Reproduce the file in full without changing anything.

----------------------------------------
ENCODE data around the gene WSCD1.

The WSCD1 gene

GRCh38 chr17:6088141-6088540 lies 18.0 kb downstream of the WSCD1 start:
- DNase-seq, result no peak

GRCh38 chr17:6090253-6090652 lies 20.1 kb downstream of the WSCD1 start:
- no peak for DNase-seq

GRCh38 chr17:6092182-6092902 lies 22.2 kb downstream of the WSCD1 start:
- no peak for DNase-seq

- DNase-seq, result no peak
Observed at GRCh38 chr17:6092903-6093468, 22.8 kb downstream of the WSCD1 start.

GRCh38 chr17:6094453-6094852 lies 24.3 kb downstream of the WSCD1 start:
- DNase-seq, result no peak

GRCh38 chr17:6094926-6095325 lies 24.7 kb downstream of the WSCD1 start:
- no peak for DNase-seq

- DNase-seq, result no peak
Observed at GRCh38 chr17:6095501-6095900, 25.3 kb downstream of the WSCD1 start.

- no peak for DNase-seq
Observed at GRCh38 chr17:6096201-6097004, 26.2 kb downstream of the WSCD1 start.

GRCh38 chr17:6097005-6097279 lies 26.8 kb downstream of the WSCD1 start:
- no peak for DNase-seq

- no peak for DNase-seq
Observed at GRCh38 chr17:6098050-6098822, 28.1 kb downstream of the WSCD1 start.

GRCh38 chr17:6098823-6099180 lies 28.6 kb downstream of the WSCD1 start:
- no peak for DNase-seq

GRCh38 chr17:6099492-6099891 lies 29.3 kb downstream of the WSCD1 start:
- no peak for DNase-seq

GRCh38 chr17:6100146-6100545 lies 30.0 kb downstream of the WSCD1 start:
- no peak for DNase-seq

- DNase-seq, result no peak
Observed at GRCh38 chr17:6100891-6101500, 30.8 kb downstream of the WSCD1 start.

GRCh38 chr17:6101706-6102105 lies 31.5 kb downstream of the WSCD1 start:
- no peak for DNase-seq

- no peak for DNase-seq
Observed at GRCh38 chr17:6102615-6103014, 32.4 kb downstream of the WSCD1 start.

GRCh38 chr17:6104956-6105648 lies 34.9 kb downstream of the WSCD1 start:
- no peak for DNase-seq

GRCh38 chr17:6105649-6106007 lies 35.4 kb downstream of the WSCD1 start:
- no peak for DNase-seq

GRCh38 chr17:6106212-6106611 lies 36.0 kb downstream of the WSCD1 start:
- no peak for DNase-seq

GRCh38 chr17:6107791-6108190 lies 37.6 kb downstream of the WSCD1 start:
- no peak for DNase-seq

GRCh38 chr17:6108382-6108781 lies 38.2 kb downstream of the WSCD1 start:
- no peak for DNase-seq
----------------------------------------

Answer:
ENCODE data around the gene WSCD1.

The WSCD1 gene

GRCh38 chr17:6088141-6088540 lies 18.0 kb downstream of the WSCD1 start:
- DNase-seq, result no peak

GRCh38 chr17:6090253-6090652 lies 20.1 kb downstream of the WSCD1 start:
- no peak for DNase-seq

GRCh38 chr17:6092182-6092902 lies 22.2 kb downstream of the WSCD1 start:
- no peak for DNase-seq

- DNase-seq, result no peak
Observed at GRCh38 chr17:6092903-6093468, 22.8 kb downstream of the WSCD1 start.

GRCh38 chr17:6094453-6094852 lies 24.3 kb downstream of the WSCD1 start:
- DNase-seq, result no peak

GRCh38 chr17:6094926-6095325 lies 24.7 kb downstream of the WSCD1 start:
- no peak for DNase-seq

- DNase-seq, result no peak
Observed at GRCh38 chr17:6095501-6095900, 25.3 kb downstream of the WSCD1 start.

- no peak for DNase-seq
Observed at GRCh38 chr17:6096201-6097004, 26.2 kb downstream of the WSCD1 start.

GRCh38 chr17:6097005-6097279 lies 26.8 kb downstream of the WSCD1 start:
- no peak for DNase-seq

- no peak for DNase-seq
Observed at GRCh38 chr17:6098050-6098822, 28.1 kb downstream of the WSCD1 start.

GRCh38 chr17:6098823-6099180 lies 28.6 kb downstream of the WSCD1 start:
- no peak for DNase-seq

GRCh38 chr17:6099492-6099891 lies 29.3 kb downstream of the WSCD1 start:
- no peak for DNase-seq

GRCh38 chr17:6100146-6100545 lies 30.0 kb downstream of the WSCD1 start:
- no peak for DNase-seq

- DNase-seq, result no peak
Observed at GRCh38 chr17:6100891-6101500, 30.8 kb downstream of the WSCD1 start.

GRCh38 chr17:6101706-6102105 lies 31.5 kb downstream of the WSCD1 start:
- no peak for DNase-seq

- no peak for DNase-seq
Observed at GRCh38 chr17:6102615-6103014, 32.4 kb downstream of the WSCD1 start.

GRCh38 chr17:6104956-6105648 lies 34.9 kb downstream of the WSCD1 start:
- no peak for DNase-seq

GRCh38 chr17:6105649-6106007 lies 35.4 kb downstream of the WSCD1 start:
- no peak for DNase-seq

GRCh38 chr17:6106212-6106611 lies 36.0 kb downstream of the WSCD1 start:
- no peak for DNase-seq

GRCh38 chr17:6107791-6108190 lies 37.6 kb downstream of the WSCD1 start:
- no peak for DNase-seq

GRCh38 chr17:6108382-6108781 lies 38.2 kb downstream of the WSCD1 start:
- no peak for DNase-seq